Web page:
What would a team full of Elton Brands look like?

It’s a silly question, of course, and the answer is it might actually not be too bad. The No. 1 pick in the 1999 draft, the “Old School Chevy” averaged 20.3 points and 10.2 rebounds before signing with the Sixers in 2008. 

There seems to be a perception that the team Brand has helped construct since taking over as GM in September of 2018 isn’t very far from a real-life representation of that absurd hypothetical. ESPN’s Pablo Torre, appearing on the Habershow podcast with NBC Sports NBA insider Tom Haberstroh, voiced that view.

“I want the Sixers to live up to the promise of the Process,” he said. “What Elton Brand has been doing, it is John Elway s--- to me. It’s like ‘Hey, I’m going to draft or I’m going to select and sign a bunch of guys who remind me of me. They’re going to be big and they’re going to sort of plod around, and they’re going to be individually quite useful.’ But in terms of the modern sport getting away from the Sixers, yeah, they’re zagging …” 

At first glance, Torre’s point is valid. Despite having a 6-foot-10 speed demon in Ben Simmons, the Sixers are 19th in pace. They post up much more than any other NBA team and are third in rebounding percentage. Though they’re 19th in made threes per game, that statistic would be likely be much worse if it wasn’t for Furkan Korkmaz. The shortest player in their Opening Night starting lineup was 6-foot-6 Josh Richardson.

 

So far, the costly, high-stakes moves Brand has made don’t look very good. Jimmy Butler had the Sixers a few excruciating bounces from the Eastern Conference Finals, but the net result of the original Butler trade is essentially Robert Covington, Dario Saric, Jerryd Bayless and a 2022 second-round pick for Richardson. That’s not terrible, but it’s not a great return, either. Through the same lens, the initial Tobias Harris trade is now this: Mike Muscala, Wilson Chandler, the Sixers’ first-round pick this year, the Heat’s unprotected first-rounder in 2021, Detroit’s second-round selections in 2021 and 2023 and $189.8 million for Harris and Mike Scott. About 95 percent of that money went to Harris, who the Sixers believe is on an upward trajectory.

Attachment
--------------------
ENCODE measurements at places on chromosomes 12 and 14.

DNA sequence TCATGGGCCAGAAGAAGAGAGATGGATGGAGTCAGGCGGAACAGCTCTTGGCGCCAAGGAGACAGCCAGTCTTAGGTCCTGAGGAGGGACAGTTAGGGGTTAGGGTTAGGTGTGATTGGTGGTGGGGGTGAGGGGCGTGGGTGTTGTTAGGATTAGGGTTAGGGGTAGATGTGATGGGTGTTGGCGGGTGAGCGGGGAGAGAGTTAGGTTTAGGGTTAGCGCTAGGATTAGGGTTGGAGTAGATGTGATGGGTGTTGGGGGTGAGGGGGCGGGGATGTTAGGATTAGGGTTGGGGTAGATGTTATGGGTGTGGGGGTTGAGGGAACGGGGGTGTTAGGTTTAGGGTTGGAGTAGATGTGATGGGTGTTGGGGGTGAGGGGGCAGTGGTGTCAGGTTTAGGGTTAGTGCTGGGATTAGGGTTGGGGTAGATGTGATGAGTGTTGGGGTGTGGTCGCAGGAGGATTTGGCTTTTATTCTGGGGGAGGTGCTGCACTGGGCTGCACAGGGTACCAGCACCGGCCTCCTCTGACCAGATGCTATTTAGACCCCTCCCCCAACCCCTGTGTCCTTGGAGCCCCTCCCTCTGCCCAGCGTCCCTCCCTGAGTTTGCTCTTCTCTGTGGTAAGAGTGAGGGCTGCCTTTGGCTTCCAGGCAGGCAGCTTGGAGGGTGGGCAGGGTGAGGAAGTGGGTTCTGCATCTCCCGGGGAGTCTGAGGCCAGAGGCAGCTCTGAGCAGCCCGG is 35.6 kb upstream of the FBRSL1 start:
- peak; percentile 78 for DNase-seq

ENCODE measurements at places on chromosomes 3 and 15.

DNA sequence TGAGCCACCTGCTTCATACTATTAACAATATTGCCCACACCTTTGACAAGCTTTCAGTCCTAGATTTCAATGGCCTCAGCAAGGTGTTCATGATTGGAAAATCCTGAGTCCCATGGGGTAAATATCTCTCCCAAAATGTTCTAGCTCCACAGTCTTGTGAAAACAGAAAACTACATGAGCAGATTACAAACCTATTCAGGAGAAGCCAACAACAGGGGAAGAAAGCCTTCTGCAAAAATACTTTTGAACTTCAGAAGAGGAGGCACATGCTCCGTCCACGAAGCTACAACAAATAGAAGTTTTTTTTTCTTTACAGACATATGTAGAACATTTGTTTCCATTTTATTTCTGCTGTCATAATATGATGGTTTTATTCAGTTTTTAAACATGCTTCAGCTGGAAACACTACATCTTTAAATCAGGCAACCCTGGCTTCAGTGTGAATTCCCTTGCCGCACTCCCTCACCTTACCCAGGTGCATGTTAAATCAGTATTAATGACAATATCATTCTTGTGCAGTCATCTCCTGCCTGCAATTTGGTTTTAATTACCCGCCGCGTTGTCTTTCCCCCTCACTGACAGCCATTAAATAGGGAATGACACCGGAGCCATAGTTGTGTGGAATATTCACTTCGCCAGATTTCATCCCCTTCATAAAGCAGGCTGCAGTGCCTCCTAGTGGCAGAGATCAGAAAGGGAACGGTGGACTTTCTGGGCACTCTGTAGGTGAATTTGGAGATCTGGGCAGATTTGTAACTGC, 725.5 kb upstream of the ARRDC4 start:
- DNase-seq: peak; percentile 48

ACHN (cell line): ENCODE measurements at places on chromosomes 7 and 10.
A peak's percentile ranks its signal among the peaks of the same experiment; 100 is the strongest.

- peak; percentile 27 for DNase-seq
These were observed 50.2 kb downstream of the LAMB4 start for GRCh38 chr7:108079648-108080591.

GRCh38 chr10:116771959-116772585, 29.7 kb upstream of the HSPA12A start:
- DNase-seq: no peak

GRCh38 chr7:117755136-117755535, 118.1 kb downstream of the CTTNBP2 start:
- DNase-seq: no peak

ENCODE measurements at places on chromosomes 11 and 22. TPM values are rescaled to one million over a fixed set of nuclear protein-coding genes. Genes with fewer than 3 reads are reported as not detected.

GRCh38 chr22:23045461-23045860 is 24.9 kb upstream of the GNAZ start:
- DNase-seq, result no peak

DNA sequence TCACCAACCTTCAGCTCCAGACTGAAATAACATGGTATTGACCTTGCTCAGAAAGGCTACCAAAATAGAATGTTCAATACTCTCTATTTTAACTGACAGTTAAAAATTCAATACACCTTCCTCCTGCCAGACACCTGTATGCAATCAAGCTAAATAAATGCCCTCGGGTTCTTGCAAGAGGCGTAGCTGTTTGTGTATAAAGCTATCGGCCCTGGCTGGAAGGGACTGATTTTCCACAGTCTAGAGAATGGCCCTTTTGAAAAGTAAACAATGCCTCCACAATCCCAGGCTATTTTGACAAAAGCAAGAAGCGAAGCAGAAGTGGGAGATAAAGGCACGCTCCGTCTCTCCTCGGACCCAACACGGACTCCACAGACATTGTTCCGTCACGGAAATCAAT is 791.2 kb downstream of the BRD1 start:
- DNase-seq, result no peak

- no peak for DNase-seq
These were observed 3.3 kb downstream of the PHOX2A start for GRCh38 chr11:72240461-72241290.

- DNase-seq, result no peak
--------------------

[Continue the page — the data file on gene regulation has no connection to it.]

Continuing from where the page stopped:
The Al Horford signing is where Torre’s stance is most on the nose. Not that Sixers fans need to be reminded, but Brand gave the 33-year-old Horford, a former teammate whose professionalism and work ethic he respected, a four-year contract with $97 million guaranteed. Horford has struggled alongside Joel Embiid and, to put it politely, has not played younger than his age.

Yet Brand has insisted whenever he’s had the opportunity that the Sixers were “built for the playoffs,” which remains to be seen. 

A lot of it, I think, is well, we’ve gotta beat the Bucks,” Torre said. “And how do we stop Giannis [Antetokounmpo]? We’ll throw, I don’t know, 28 feet combined of center at him. By the way, maybe that will work when we get the NBA back. Maybe that will be the redemption of Elton Brand in the eyes of all us nerdy Sixers apologists. 

“… What I continue to be haunted by as a nerdy sports fan here is, what would [former Sixers GM] Sam [Hinkie] have done? What was the trade he was going to make? Because the way he got that job was ‘Here’s the PowerPoint presentation of how we traded for James Harden when I was assistant GM with the Rockets. We all had all of these assets, there was a superstar who became available suddenly and unexpectedly. We were there better than anyone, and so we got him.’ The Sixers did not do that. They used their assets in different ways.

Though Brand hasn’t measurably improved the Sixers, it’s probably unfair to say he didn’t land a superstar who became available through unforeseen circumstances. Yet Butler, a four-time All-Star when the Sixers acquired him, left after 55 regular-season games and two playoff series. Perhaps Hinkie’s big, superstar trade would also have been for Butler. It’s impossible to know. Regardless, Brand’s pivot to replace JJ Redick and Butler with Richardson and Horford hasn’t worked out at this stage. 

Torre, who wrote an extensive feature on Hinkie and the Sixers’ Process in 2015, also shared an interesting anecdote with Haberstroh about his reporting for that piece. 

 

“We had an exhaustive, deep, wildly enlightening conversation in which he opened up,” Torre said. “But it was all off the record. … For better and for worse, that’s him. He wants to protect himself. The only clever move that I had was to ask for one sentence to be on the record. I had to pick the sentence, and the sentence that I picked was him talking about the fact that Robert Caro is his favorite author. It was telling, because Robert Caro was the guy who had written and is continuing to write these exhaustive, decades-long volumes about deep political history — Lyndon Johnson and so forth. 

“But as soon as Sam agreed to this one sentence … I haven’t asked him about this, but I have to believe he regrets allowing it. Because as soon as you allow me to quote you, I can then say, ‘We had an interview — here were the circumstances. The rest of it was off the record.’ It got him to be a participant in the story as opposed to being the invisible man who refused to be a part. The door got open and all this light shone through, and it ended up being the most important quote, after Tony Wroten saying, ‘Trust the Process.’ It was the most important quote in the whole piece.” 

You can listen to the full podcast below. 

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